“I think too many times we are told to improve ourselves, and this can become a trap where we never accept who we are and miss our inborn gifts.

She says she wants to accept people with unconditional love.

“I want to honor people’s humanity,” she explains. “My life and my spiritual journey has led me away from an ‘us-and-them’ perspective, and more toward an ‘us-and-us’ perspective.

“Poverty and desperate circumstances and limited choices drive many people to hard acts. We think of criminals as ‘them,’ but we all have that potential inside of us, and many of us are fortunate never to have been so severely tested,” she says. “In that sense, we’re all criminals, or could be … but most fundamentally, we’re all human beings.”

She points to the work of Bo Lozoff, a spiritual teacher who has done decades of work with prisoners. One of his books is called “We’re All Doing Time.”

“He frames life as a spiritual journey full of opportunities, open to all of us, whether our confinement is due to concrete and steel, greed, grief, physical health challenges or anything else,” Santos says.

“If someone performs a hideous crime they may need to go to jail for life to protect other people. But while in jail we need to treat them as humans so we don’t make a worse monster — making them go down even a worse path of destruction.

As Martin Luther King said, ‘The only way to conquer evil is through love,’” she says.

“Victoria has an enormous capacity to love and to act on her dreams,” notes Scott Mauk, assistant principal at South Whidbey Elementary School. “She is one of the most compassionate and dedicated people I know.”

“Her work with our Whidbey teens has been invaluable and she seems to have connected with all of them in some way! The Sister Island Project, now in its 10th year, has been a transformational program providing service opportunities for people all over the U.S. The project has not only worked to build community connections, do environmental outreach, and provide material assistance, but it has built a rural high school for Dominican youth from our sister village of Cruz Verde who lived far away from it before. This Herculean feat was not possible without Victoria and her partner Peter.”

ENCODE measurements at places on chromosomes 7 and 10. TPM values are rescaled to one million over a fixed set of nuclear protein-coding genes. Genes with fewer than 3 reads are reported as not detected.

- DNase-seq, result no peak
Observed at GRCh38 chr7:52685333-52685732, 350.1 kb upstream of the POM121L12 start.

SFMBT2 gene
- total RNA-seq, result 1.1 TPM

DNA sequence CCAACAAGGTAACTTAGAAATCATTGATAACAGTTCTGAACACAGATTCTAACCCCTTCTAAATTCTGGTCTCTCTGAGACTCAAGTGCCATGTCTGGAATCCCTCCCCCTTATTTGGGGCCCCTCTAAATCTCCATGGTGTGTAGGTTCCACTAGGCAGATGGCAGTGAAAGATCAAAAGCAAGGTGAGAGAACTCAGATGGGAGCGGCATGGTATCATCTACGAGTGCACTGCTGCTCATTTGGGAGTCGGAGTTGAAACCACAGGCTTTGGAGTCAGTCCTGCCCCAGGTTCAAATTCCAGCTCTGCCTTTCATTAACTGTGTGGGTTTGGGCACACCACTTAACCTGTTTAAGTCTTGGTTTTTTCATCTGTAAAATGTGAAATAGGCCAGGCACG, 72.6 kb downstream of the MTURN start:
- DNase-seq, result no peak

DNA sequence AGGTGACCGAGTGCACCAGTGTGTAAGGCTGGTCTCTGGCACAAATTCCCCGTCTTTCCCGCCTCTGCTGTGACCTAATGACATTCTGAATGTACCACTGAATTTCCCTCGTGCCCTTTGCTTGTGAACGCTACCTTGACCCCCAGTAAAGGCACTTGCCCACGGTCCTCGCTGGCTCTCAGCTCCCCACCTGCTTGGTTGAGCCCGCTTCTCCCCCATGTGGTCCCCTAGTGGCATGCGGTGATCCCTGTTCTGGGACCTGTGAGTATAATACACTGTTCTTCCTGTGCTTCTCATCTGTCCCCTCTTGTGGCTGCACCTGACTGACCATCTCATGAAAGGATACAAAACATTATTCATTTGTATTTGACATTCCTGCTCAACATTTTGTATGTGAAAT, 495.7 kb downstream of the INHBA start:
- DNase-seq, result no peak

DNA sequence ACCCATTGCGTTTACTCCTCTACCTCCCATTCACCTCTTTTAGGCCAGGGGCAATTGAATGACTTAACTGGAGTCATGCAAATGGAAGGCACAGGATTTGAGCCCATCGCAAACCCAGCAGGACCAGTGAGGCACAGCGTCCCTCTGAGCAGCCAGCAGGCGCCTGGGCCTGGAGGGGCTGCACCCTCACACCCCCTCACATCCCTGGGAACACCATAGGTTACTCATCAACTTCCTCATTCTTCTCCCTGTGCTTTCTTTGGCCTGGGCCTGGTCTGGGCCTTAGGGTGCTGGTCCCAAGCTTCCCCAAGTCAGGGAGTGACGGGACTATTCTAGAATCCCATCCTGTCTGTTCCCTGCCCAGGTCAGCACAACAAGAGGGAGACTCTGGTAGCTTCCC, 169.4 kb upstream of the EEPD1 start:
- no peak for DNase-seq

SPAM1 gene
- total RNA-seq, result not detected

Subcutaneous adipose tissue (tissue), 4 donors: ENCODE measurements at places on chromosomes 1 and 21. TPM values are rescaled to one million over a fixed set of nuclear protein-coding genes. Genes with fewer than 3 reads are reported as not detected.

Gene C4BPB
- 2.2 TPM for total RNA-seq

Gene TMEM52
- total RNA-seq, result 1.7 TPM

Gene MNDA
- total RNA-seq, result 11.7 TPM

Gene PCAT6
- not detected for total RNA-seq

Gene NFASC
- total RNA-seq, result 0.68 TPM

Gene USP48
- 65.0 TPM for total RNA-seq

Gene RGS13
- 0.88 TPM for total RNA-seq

Santos’ inspiration is long-lasting. Sean Janssen, a 2001 graduate of South Whidbey High School and currently a missionary in the Dominican Republic, writes, “Victoria spoke to us in Spanish class almost 10 years ago and I still remember her passion for her country and enthusiasm for the Sister Island Project as it was just getting off the ground.”

“Having lived in the Dominican Republic the past four months, it is encouraging to know of projects like hers that can have a long and lasting impact on a country so greatly in need.”

What others say about Victoria Santos

“Victoria has worked tirelessly for the benefit of our kids here on South Whidbey and overseas. She demonstrates every day that one’s inner light and resources are the true source of joy and purpose in life. I have learned from Victoria that one cannot give too much of one’s self, that one’s own capacity to give and love is limitless. To her, every day is an opportunity to make the world a better place. Her motivation is her golden heart.”

Richard Epstein, volunteer

“With Victoria, it isn’t simply what she has done for other people, which is a huge list — it’s who she is and how she is with others. Victoria is able to connect with the very best in people, support and nourish that with a loving presence, smile and laugh. She helps people to believe in themselves and feel better about who they are. That in itself qualifies her as a Hometown Hero in my book.”

Christie Cave, friend

“She is filled with compassion and has a passion for her work and life, and you can feel it. The young people she works with know she cares about them and that she is genuine and authentic. She’s a great role model of how to live from the heart.”

Charlene Suzuki, educator and mental health supervisor

“She works at North Whidbey Middle School in Oak Harbor three days a week. She is such a wonderful addition to our staff. She provides counseling and positive interactions for many students each day she is here. In addition to being a counselor, she shares her talents in dancing and yoga with students and staff as well. Her lively laugh and caring personality make her a great part of our school community.”

Laura Aesoph, principal at North Whidbey Middle School